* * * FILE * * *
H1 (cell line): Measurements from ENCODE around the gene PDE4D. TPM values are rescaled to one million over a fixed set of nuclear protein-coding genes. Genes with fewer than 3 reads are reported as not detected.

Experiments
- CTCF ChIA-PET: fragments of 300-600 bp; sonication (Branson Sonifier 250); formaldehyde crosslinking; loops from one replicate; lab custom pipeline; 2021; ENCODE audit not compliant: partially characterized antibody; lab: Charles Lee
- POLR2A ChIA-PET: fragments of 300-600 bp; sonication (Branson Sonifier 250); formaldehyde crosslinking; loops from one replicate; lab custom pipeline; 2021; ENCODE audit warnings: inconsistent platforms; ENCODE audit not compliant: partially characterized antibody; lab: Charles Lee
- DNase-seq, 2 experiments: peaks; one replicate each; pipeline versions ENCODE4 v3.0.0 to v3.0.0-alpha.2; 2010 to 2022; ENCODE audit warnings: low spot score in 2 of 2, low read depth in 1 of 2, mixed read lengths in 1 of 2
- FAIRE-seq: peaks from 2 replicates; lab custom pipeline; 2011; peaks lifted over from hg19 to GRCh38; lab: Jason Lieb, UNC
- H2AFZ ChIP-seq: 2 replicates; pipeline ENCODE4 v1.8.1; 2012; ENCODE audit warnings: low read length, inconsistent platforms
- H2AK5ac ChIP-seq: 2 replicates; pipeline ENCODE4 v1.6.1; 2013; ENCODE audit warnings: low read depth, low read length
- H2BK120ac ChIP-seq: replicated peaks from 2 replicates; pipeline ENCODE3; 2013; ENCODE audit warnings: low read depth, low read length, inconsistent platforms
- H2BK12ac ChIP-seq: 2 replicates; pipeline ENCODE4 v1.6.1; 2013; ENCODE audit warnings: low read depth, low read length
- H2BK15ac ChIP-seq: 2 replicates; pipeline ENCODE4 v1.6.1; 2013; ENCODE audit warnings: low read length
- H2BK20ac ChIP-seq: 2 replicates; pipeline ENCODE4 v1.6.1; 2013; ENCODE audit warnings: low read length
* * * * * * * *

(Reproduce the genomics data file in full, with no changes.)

H1 (cell line): Measurements from ENCODE around the gene PDE4D. TPM values are rescaled to one million over a fixed set of nuclear protein-coding genes. Genes with fewer than 3 reads are reported as not detected.

Experiments
- CTCF ChIA-PET: fragments of 300-600 bp; sonication (Branson Sonifier 250); formaldehyde crosslinking; loops from one replicate; lab custom pipeline; 2021; ENCODE audit not compliant: partially characterized antibody; lab: Charles Lee
- POLR2A ChIA-PET: fragments of 300-600 bp; sonication (Branson Sonifier 250); formaldehyde crosslinking; loops from one replicate; lab custom pipeline; 2021; ENCODE audit warnings: inconsistent platforms; ENCODE audit not compliant: partially characterized antibody; lab: Charles Lee
- DNase-seq, 2 experiments: peaks; one replicate each; pipeline versions ENCODE4 v3.0.0 to v3.0.0-alpha.2; 2010 to 2022; ENCODE audit warnings: low spot score in 2 of 2, low read depth in 1 of 2, mixed read lengths in 1 of 2
- FAIRE-seq: peaks from 2 replicates; lab custom pipeline; 2011; peaks lifted over from hg19 to GRCh38; lab: Jason Lieb, UNC
- H2AFZ ChIP-seq: 2 replicates; pipeline ENCODE4 v1.8.1; 2012; ENCODE audit warnings: low read length, inconsistent platforms
- H2AK5ac ChIP-seq: 2 replicates; pipeline ENCODE4 v1.6.1; 2013; ENCODE audit warnings: low read depth, low read length
- H2BK120ac ChIP-seq: replicated peaks from 2 replicates; pipeline ENCODE3; 2013; ENCODE audit warnings: low read depth, low read length, inconsistent platforms
- H2BK12ac ChIP-seq: 2 replicates; pipeline ENCODE4 v1.6.1; 2013; ENCODE audit warnings: low read depth, low read length
- H2BK15ac ChIP-seq: 2 replicates; pipeline ENCODE4 v1.6.1; 2013; ENCODE audit warnings: low read length
- H2BK20ac ChIP-seq: 2 replicates; pipeline ENCODE4 v1.6.1; 2013; ENCODE audit warnings: low read length